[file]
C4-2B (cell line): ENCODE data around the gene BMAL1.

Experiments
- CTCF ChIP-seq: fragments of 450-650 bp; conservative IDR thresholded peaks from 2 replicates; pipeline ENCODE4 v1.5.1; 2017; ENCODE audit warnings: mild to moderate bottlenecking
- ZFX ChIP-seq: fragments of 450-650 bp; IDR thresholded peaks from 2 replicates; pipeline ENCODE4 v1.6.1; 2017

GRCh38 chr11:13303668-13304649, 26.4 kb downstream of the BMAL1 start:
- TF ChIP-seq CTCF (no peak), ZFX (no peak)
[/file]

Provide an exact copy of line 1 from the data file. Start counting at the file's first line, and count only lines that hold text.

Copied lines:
C4-2B (cell line): ENCODE data around the gene BMAL1.